Near-total abortion ban takes effect in Poland amid protests

Associated Press
A crowd of people are shown with a woman in the center holding a banner and wearing a winter hat and green scarf with writing on it.

Protesters took to the streets across Poland as a near-total ban on abortion law has taken effect in Poland after a top court ruled that the abortion of congenitally damaged fetuses is unconstitutional.

Led by a women's rights group, Women's Strike, people poured onto the streets of Warsaw and other cities late Wednesday. More anti-government demonstrations are planned for Thursday evening.

Poland's top human rights official denounced the further restriction of what was already one of the most restrictive abortion laws in Europe, calling it a tragedy for women.

"The state wants to further limit their rights, risk their lives, and condemn them to torture," said Adam Bodnar, the human rights commissioner, or ombudsman, whose role is independent from the Polish government. "This offensive is opposed by civil society."

The only remaining legal justifications for abortion under Polish law are if the woman's life or health is at risk or if a pregnancy results from a crime like rape or incest.

The restriction of abortion comes amid a broader erosion of civil liberties and democratic norms under right-wing populist governments in Poland, as well as Hungary. The erosion of democratic rights in the two nations also is spreading to other parts of ex-communist central Europe, presenting a challenge for US President Joe Biden as he seeks to restore democratic norms at home and abroad.

Poland's constitutional court on Wednesday issued a justification of a controversial October ruling that bans abortions in cases of fetuses with congenital defects, even ones so severe that there is no chance of survival upon birth. The government then published the court's ruling in a government journal. Those steps were the formal prerequisites required for the new law to enter into force.

Reproductive rights activists say many hospitals had already started canceling procedures which until Wednesday were theoretically still legal, fearing possible repercussions.

Members of Poland's ruling Law and Justice party, which is aligned with the Roman Catholic Church, had often sought the new restriction. They argued that it was a way to prevent the abortion of fetuses with Down syndrome, which have made up a significant share of the legal abortions in Poland.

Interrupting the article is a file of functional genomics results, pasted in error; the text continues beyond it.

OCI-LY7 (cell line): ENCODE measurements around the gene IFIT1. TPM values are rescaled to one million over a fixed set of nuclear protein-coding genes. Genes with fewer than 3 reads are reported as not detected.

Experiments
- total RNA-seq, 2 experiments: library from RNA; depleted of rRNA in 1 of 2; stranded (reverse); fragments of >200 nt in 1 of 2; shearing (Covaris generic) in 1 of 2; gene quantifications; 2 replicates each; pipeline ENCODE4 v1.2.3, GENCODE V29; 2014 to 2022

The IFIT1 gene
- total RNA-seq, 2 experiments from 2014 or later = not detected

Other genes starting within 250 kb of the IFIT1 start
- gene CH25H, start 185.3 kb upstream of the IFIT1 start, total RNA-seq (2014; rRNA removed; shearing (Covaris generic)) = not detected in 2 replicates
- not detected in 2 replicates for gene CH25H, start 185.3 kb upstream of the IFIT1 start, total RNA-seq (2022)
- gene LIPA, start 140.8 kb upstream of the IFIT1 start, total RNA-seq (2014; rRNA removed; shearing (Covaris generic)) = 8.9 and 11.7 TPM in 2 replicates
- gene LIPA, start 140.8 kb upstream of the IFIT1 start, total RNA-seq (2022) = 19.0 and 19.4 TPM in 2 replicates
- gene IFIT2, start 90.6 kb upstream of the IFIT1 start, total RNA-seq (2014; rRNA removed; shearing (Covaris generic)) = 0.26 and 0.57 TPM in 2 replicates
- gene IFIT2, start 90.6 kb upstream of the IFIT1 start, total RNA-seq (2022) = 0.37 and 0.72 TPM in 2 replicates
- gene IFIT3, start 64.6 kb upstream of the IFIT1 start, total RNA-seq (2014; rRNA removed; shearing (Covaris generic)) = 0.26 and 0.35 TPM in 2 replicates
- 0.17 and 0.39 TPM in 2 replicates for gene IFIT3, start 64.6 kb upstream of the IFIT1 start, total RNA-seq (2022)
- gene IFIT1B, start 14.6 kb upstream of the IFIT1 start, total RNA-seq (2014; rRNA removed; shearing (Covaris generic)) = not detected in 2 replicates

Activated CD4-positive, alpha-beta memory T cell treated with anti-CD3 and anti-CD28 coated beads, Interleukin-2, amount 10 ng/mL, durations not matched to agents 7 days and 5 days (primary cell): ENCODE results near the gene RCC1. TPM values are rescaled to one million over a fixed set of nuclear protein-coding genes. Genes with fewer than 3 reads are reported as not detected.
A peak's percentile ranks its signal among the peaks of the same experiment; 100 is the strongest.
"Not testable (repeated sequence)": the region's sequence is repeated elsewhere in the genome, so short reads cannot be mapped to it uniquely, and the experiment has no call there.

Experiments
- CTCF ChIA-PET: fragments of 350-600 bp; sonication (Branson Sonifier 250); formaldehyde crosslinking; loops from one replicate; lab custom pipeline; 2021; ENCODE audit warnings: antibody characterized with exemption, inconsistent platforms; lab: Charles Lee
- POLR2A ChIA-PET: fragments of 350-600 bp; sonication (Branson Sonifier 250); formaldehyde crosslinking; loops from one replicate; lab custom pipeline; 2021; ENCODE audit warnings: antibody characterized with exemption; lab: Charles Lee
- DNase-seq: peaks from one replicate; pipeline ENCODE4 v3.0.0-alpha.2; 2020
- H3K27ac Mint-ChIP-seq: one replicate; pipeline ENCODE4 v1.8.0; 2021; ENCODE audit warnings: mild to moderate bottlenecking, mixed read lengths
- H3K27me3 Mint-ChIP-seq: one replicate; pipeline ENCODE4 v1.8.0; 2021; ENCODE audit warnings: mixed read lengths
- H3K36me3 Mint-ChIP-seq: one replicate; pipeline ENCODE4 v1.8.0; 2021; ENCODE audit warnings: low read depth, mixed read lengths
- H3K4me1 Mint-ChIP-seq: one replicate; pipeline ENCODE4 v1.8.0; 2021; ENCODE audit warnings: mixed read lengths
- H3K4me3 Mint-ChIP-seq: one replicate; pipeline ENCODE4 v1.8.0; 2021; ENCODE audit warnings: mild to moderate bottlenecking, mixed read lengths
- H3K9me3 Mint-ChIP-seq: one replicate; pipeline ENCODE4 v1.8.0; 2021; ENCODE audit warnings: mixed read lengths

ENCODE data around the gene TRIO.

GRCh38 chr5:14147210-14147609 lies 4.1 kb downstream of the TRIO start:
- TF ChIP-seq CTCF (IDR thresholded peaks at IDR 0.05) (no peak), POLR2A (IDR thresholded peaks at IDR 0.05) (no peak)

Women's rights activists consider the new law to be draconian.

The protesters are demanding a full liberalization of the abortion law and the resignation of the government. Some on Wednesday covered their faces with green handkerchiefs, which are the symbol of the abortion rights movement in Argentina. The South American country recently legalized abortion, a historic change in deeply Catholic Latin America.

Amnesty International, calling Poland's law taking effect "a terrible day for women and girls in Poland," said bans never prevent abortions.

"Instead, they serve only to damage women's health by pushing abortions underground or forcing women to travel to foreign countries to access abortion care they need and to which they have a right," Amnesty senior research adviser Esther Major said.

Poland's ruling conservatives have long sought to further restrict abortion rights. Past attempts by parliament to do so triggered mass street protests, pressure that led lawmakers to shelve those plans.

In a more than 200-page ruling, the constitutional court argued that allowing abortion when there are congenital defects is unconstitutional because the Polish Constitution protects human life.

The constitutional court is made up mostly of Law and Justice appointees who ruled on a motion brought by lawmakers from the party.

The government appears to have calculated that it could change the law with less of a backlash by getting a court under its political control to do the job during the pandemic. Instead massive numbers of people have in past months defined the pandemic restrictions to demonstrate.

By Vanessa Gera/AP

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